November 30, 2006
Today there was a celebration in Surama for World AIDS Day. I've learned from hanging out with the Peace Corps workers that a ton of foreign aid money comes into Guyana, but the only way to get any of it for your particular project is to tie it to AIDS. Not that there's anything wrong with preventing AIDS, but it's gotten to the point where, even if you want to teach the villagers something like basic first aid, the money won't come in until you give a big spiel about AIDS first. Anyway, some Germans helped the people of Surama by building them a gazebo, and today there was a cultural event for the Makushi tribe that lives here. It was all done in the name of World AIDS Day.
For the cultural event, about twenty people got dressed up in traditional clothes and sang and danced for us. A variety of meat, including delicious peccary, was cooked over hot coals. We ate it with cassava bread and a tasty spicy sauce. The whole town seemed to enjoy the work that went into it, and of course the Germans were there filming the entire thing.
It was getting dark and we had to walk back to the intersection of the main road. A bus only goes from Lethem to Georgetown every few days, and we were assured that it would pass the intersection in the middle of the night tonight. However, that meant walking for two hours through the jungle without any guns or machetes for protection against the wild animals.
The walk was going fine at first. After an hour, it was completely dark and the forest canopy had become very thick. All of a sudden, there was a really strong smell from an animal. Then there was a low-pitched growl about ten meters in front of us. Craig and I both stopped and looked at each other, freaked out. Dozens of people saw us walking out of town, and none of them seemed the least bit concerned that we might get eaten by a big cat, yet here was one right in front of us, ready to do just that. We grabbed big, bushy sticks for minimal protection and started making noise in an attempt to scare it away. We slowly walked forward shining our headlamps in all directions. A few minutes later, the smell was gone and we eased up a bit, but my heart rate didn't slow down until we got to the intersection. I found myself looking back every few minutes to make sure we weren't being followed. Something with that strong of an odor had to be a big animal. The growl definitely came from a cat. And after visiting the animal sanctuary, I know that a puma has a high-pitched purr, almost like that of a house cat. Therefore, I'm sure we had a close encounter with a jaguar that night. I feel that I can still write about it now.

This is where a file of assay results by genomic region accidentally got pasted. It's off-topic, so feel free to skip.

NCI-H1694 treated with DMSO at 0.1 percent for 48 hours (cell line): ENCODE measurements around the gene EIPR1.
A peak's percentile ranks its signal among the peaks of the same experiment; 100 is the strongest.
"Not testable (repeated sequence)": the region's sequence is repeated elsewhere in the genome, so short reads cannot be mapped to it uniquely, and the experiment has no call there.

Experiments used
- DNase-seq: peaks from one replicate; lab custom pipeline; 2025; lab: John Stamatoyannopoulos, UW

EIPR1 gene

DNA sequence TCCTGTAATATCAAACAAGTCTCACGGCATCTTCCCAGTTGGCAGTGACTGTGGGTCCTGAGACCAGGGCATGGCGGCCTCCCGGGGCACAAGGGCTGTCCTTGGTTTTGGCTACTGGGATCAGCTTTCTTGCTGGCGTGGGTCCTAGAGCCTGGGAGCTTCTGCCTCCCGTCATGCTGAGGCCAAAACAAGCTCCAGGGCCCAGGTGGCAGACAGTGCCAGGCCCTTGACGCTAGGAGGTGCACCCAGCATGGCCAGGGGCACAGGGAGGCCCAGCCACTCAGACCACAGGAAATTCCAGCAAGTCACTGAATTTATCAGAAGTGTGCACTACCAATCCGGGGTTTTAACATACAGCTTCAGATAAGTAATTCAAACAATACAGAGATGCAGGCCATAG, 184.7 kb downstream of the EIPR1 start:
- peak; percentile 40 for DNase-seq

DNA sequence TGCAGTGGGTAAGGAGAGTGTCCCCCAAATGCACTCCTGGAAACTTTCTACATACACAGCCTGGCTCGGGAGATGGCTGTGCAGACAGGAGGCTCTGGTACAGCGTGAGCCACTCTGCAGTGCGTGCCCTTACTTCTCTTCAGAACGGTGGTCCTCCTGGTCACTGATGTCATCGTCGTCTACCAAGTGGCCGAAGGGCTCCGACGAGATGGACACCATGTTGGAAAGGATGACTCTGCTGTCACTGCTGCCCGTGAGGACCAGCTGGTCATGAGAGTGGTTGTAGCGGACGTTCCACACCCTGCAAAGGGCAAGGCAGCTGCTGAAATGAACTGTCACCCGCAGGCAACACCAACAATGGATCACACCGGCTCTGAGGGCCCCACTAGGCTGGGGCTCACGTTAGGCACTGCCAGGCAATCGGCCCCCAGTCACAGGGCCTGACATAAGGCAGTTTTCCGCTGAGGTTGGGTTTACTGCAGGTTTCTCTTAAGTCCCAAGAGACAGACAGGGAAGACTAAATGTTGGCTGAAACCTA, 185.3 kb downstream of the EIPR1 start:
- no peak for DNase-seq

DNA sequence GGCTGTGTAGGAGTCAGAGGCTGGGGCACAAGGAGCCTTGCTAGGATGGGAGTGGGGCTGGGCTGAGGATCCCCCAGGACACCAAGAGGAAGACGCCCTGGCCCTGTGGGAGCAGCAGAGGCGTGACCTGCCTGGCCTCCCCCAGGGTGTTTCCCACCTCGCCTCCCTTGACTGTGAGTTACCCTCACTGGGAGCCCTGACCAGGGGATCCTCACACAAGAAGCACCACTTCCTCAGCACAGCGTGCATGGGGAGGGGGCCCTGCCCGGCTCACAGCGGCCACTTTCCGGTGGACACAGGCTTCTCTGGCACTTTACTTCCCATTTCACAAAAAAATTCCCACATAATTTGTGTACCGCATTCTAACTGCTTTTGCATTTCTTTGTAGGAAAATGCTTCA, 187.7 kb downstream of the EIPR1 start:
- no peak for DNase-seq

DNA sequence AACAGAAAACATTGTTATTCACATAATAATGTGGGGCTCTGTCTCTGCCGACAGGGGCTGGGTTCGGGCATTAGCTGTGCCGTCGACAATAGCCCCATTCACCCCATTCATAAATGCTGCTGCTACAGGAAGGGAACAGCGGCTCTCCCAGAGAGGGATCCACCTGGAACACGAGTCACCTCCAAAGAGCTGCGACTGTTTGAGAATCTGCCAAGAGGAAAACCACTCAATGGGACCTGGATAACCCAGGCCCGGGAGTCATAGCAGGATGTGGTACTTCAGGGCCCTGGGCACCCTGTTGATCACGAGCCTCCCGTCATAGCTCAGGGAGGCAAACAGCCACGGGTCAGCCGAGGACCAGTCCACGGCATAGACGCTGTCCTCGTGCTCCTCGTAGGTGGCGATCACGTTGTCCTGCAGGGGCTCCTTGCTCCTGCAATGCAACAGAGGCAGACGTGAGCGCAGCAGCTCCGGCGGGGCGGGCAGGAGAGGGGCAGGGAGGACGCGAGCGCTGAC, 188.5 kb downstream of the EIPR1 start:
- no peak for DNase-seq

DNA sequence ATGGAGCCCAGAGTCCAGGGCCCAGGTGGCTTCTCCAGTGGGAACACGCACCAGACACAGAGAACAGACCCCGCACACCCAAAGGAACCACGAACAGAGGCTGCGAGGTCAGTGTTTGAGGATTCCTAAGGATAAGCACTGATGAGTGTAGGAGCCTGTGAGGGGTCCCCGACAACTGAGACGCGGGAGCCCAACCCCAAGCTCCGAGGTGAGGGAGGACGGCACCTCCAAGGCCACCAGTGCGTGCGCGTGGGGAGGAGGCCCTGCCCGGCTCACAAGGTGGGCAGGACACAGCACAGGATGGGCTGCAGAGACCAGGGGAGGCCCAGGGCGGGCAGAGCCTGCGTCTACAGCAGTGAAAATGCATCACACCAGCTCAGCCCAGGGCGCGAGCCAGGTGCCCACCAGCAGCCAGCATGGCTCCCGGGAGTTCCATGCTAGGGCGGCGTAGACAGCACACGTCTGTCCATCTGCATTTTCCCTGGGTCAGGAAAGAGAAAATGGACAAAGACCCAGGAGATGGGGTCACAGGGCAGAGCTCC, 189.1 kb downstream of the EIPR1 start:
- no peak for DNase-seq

When we got to the intersection, the single house there had its generator going, and the residents were watching a loud movie. We didn't want to camp in the middle of the road, so we got permission to set up my tent in their yard until 3ish when the bus would come and pick us up.
The photo album for this entry is here.